Asked by a New Hampshire reporter on Thursday to name a world leader he admires, Trump said German Chancellor Angela Merkel is a "really great leader."
"I was always a Merkel person," Trump said.
The Republican added, however, that he was "very disappointed" by Merkel's decisions regarding the country's refugee policy last year, which saw the arrival of 890,000 refugees in Germany.
Trump's comments were a far cry from his previous statements about the chancellor, in which he said Merkel should be "ashamed of herself" for her refugee policy.
At a rally in Ohio in August, Trump said, "Hillary Clinton wants to be America's Angela Merkel."
"And you know what a disaster this massive immigration has been to Germany and the people of Germany," Trump added.
"Crime has risen to levels that no one thought they would ever, ever see. It is a catastrophe."
Statistics compiled by the German Interior Ministry, however, showed that the number of crimes reported in 2015 remained essentially unchanged from the previous year (excluding visa and other immigration violations).
In December, after Chancellor Merkel was named Time magazine's person of the year, Trump tweeted that the US publication had chosen the person "who is ruining Germany."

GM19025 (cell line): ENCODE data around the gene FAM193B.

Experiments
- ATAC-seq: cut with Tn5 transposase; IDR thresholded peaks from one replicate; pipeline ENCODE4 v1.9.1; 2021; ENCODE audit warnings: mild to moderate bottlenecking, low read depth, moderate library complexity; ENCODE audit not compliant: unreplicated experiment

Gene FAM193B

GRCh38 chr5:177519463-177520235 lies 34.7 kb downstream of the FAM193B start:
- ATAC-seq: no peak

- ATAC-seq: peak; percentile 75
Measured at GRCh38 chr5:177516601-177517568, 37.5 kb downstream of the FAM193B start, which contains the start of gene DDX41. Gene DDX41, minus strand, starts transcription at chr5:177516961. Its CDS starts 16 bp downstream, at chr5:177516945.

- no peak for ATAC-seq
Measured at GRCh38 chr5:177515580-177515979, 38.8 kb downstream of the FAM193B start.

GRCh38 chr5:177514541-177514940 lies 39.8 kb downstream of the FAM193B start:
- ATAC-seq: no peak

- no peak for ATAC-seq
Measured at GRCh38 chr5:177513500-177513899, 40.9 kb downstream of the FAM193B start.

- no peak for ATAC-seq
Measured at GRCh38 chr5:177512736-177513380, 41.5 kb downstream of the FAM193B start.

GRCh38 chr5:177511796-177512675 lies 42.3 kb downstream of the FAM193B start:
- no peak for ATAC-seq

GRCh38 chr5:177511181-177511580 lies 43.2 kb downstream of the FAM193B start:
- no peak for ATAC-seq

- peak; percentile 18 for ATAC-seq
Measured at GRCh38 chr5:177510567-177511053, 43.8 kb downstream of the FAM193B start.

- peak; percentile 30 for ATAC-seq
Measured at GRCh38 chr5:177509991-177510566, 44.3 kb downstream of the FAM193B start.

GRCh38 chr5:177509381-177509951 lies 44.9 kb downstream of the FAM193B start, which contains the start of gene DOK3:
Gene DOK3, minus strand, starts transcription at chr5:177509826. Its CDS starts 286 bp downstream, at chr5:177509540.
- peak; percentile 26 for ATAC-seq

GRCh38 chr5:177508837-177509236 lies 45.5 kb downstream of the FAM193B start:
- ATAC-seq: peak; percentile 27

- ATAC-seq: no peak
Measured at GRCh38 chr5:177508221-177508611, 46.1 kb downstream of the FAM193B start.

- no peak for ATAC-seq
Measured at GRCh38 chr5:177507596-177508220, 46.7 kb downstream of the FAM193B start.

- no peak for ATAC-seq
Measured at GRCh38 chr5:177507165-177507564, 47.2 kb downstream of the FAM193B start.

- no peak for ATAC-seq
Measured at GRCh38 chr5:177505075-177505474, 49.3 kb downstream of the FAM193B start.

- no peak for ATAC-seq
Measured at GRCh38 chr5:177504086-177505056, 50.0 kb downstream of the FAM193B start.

Germany in the limelight
The endorsement from Trump on Thursday marked a rare point of agreement between him and his rival Hillary Clinton, who had also named Merkel as a favorite world leader hours earlier.
"I think she's been an extraordinary, strong leader during difficult times in Europe, which has obvious implications for the rest of the world," Clinton said.
"Her leadership and steadiness on the euro crisis and her bravery in the face of the refugee crisis is something that I am impressed by."
The two women have known each other for a long time - "back into the 1990s," the Democrat said.
"I've spent a lot of time with her and I hope that I'll have the opportunity to work with her in the future," she added.
Germany has so far played an unusually pronounced role in the US presidential election campaign, with Clinton and Trump both portraying the country in two very different lights.
While Trump has depicted Germany as doomed and on the brink of revolution, Clinton has portrayed the country as an ally of the US, as well as an economic competitor and role model for immigration.
Clinton and Trump are due to go head to head again in the second of three presidential election debates on October 9.
ksb/kl (AFP, AP, dpa)